Um, they're concerned about a pending recession and what that would do, uh, or... or... or a possible recession.
But we stay the course.
We do what we do.
We serve our communities.
We serve our customers.
So, there's really no difference, uh, today, as compared to three months ago.
Simone, your... your... your feeling on that?
I would say the exact same thing.
And... and, um, I want to go back to something James said though, a couple of minutes ago about, um, you know, your- James is different- James's bank, Five Star Bank is different.
I do think that... that most banks are community banks.
I mean, if you look at- I think there's between four- 4,000 and 5,000 banks now.
When I started- And that includes, I think, savings and loans, too.
It's still between 4 and 5,000.
When I started in the industry, there was over 16,000.
And when you look at... at, you know, how many banks are over 100 billion or over, you know, most of them are... are... are smaller banks and they serve the communities.
And that's what's beautiful is, you know, we- when we're a community bank, you're part of the community.
You know, you know, what's going on in that community.
You've taken deposits from the community and you turn around and lend those funds right back out to help support the community.
And that's very different than, I think, some of the bigger banks that... that are very spread out and... and I- and, you know, very monoline in some cases.
Well, Simone, I'm glad you came back to that, ‘cause a number of observers are also looking pretty critically at both regional and community banks and saying that they ad- lack the adequate supervision, um, for, you know, uh, players of their size.
And so, I really want to know is how do you respond to those who say, “Maybe in this era, regional and community banks don't provide a value that justifies the risks associated with them, and a system with, uh, fewer banks, but larger banks would be, one, easier to monitor and, two, more resilient in times of crisis.
” What's the value proposition of community banks in this day and age?
Well, first, I believe, personally, that the world would be very different, our country would be very different if all we had were big banks.
Um, I really believe, and I've seen it firsthand, how community banks, uh, get involved in the communities, they support the local nonprofits, they support, you know, the development that needs to be done in those communities, and they support small business.
And when you look at, you know, who is hiring and... and where the jobs are, theyre in that- the... the... the companies, the organizations that... that community banks actually, you know, fund and... and loan money to, so- and support.
I mean, I...
I just- I think it would be a very, very different- You know, I- And Scott, you and I have talked over the years, uh, ‘cause we worked together on the Federal Home Loan Bank Board.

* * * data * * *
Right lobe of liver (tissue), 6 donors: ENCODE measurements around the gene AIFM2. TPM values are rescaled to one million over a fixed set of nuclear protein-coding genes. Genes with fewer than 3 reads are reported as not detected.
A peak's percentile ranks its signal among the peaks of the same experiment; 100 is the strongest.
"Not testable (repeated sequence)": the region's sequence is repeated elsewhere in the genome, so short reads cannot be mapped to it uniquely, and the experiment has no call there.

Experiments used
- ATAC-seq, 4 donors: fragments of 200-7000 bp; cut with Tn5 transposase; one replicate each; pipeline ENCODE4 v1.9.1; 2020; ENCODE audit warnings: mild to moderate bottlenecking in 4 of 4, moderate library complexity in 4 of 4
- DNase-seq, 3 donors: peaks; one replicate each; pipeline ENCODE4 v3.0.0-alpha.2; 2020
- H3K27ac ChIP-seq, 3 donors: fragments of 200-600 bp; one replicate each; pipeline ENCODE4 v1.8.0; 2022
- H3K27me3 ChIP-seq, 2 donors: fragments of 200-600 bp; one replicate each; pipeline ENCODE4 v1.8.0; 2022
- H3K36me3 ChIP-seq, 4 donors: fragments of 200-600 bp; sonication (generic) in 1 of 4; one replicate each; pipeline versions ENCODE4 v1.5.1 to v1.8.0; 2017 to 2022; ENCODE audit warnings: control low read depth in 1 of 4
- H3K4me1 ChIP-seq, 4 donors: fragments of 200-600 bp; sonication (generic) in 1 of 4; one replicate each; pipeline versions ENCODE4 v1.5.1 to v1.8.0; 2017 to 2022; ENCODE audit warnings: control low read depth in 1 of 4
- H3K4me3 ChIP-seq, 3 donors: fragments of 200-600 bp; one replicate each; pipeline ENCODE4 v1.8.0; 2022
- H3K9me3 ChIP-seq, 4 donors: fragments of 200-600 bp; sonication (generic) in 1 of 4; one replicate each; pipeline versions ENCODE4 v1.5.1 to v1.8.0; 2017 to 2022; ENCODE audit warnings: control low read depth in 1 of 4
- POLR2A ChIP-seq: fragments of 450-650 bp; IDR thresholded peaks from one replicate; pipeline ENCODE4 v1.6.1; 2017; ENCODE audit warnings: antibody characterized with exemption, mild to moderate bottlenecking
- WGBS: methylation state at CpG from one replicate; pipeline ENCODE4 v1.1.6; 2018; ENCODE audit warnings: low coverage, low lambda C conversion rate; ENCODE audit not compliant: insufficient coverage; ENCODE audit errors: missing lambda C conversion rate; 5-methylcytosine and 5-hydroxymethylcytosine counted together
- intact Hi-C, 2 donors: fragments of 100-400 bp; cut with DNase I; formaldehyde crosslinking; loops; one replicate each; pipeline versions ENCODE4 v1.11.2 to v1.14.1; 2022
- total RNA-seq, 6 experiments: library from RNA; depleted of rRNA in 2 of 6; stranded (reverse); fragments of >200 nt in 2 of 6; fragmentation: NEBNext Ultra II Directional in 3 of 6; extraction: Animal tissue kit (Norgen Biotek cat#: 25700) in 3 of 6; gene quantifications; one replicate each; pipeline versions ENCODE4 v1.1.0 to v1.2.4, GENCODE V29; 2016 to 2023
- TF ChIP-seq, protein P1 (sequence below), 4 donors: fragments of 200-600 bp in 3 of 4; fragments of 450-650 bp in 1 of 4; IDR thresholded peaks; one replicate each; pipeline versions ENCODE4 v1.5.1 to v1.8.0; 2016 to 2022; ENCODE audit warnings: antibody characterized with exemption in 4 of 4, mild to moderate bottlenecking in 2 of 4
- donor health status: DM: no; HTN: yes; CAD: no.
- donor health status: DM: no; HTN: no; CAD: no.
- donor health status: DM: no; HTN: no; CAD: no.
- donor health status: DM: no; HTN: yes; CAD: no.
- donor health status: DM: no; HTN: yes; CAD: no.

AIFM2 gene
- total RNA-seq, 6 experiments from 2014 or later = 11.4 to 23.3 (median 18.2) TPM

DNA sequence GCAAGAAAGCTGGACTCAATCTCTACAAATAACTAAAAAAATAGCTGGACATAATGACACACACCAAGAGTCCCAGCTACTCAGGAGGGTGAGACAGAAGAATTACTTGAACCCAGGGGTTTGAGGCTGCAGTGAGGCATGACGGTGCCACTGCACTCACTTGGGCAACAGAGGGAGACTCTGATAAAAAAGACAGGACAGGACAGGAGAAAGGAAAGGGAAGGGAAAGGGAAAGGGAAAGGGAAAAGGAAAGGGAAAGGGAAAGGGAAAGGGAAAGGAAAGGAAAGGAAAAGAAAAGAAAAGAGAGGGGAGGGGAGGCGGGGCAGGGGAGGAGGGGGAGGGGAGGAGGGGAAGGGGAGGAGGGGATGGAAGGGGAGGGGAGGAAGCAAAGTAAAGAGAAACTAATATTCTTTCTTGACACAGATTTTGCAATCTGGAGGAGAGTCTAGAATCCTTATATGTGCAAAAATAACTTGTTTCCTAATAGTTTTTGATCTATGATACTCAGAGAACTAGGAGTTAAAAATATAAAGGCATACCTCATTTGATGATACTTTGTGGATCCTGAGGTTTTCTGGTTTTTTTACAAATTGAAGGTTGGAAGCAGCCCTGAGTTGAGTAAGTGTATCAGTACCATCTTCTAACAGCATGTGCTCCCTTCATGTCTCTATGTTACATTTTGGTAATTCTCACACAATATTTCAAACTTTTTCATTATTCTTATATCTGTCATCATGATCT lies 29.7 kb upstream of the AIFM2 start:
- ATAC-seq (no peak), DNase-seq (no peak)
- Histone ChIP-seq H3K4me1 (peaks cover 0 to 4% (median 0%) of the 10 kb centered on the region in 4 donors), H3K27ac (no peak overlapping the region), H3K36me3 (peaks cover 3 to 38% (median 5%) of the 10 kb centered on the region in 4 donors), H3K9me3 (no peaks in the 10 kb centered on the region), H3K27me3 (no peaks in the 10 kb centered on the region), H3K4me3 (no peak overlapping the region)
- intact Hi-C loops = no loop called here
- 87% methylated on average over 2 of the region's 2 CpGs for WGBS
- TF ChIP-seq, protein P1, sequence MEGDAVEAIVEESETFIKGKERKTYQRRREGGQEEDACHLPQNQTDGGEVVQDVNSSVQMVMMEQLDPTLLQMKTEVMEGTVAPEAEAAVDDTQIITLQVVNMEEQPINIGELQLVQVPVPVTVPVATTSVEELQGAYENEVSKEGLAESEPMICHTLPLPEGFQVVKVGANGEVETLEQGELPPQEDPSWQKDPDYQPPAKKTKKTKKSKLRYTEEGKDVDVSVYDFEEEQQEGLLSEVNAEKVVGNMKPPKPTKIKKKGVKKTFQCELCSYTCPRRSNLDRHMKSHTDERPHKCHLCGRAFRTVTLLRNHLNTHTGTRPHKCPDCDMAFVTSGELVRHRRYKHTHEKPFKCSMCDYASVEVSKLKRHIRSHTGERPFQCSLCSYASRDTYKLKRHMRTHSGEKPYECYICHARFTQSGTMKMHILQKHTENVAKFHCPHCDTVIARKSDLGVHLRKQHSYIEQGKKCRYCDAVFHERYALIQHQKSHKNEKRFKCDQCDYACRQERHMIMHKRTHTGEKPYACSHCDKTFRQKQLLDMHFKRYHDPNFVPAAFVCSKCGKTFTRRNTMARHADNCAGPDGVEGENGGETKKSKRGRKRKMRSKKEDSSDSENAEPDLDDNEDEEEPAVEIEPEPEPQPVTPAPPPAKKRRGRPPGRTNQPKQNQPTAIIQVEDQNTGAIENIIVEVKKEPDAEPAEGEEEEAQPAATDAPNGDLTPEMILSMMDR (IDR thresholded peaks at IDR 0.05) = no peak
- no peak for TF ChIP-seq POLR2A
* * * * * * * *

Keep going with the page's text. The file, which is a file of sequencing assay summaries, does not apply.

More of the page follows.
It's a Wonderful Life is one of my all-time favorite movies, because, you know, that is- You know, the world would be a different place.
It's like George Bailey walking around looking at what his little community would have been like if he hadn't been there.
That... that's a perfect setup for... for me to go to you, James.
James, tell us what the world looks like if all we have left are the leviathans.
Well, thank you for the question, Scott.
Uh, community banks across the United States, and certainly within, uh, the capital region, support small business.
We are the- We make more small business loans than the... the majors.
We're absolutely necessary for economic development within our communities.
Simone also spoke about, uh, all the support we give to the nonprofit community- communities, and also supporting those who are, uh, uh, disadvantaged in our communities.
We're an important pillar.
And I want to reference back to, uh, uh, Treasury Yellen's comments yesterday, when she spoke in front of the Independent Community Bankers of America conference going on back in Washington, D.C. right now.
She said that community banks are the cornerstone of their communities.
That's a pretty significant statement.
And Senator Tim Scott from... from, um, uh, South Carolina echoed those comments.
And I want to- I just wanted for us to think just a moment, on one side, uh, up in Washington this week, you had the testimony by the former CEO of Silicon Valley Bank and others.
I think Signature was there, too.
And then, the other side, you had this love fest for community banks, uh, uh, from- coming from the... the electeds, both the senators and... and representatives.
It's a different world.
We're absolutely necessary, uh, for our communities.
To think about what our communities would look like if you just had two or three or five banks serving them, lack of choice, higher concentrations, um, uh, monopoly-like pricing, uh, it's just- it would be a different world.
You wouldn't have those relationships that small business owners count on.
That would- They wouldn't exist.
And they... they... they value those relationships.
You see community bankers in the... in the supermarket, on the playing fields.
Um, it just would be a different experience.
And I would suggest to you that our economic, uh- our overall economy in the United States would be diminished in a material way, if there was a concentration of banking power.
And I think that we're going to leave it there.
Um, thank you both, and, uh, uh, good luck in, uh, uh, the coming months as, uh, we continue to evaluate, uh, the circumstances going on in the market.
- Thank you, Scott.
- Thank you, Scott.
Nice to see you, Simone.
It's good to see you, James.
And that's our show.
Thanks to our guests and thanks to you for watching Studio Sacramento.
I'm Scott Syphax.
See you next time right here on KVIE.
♪♪ All episodes of Studio Sacramento, along with other KVIE programs, are available to watch online at kvie.org/video.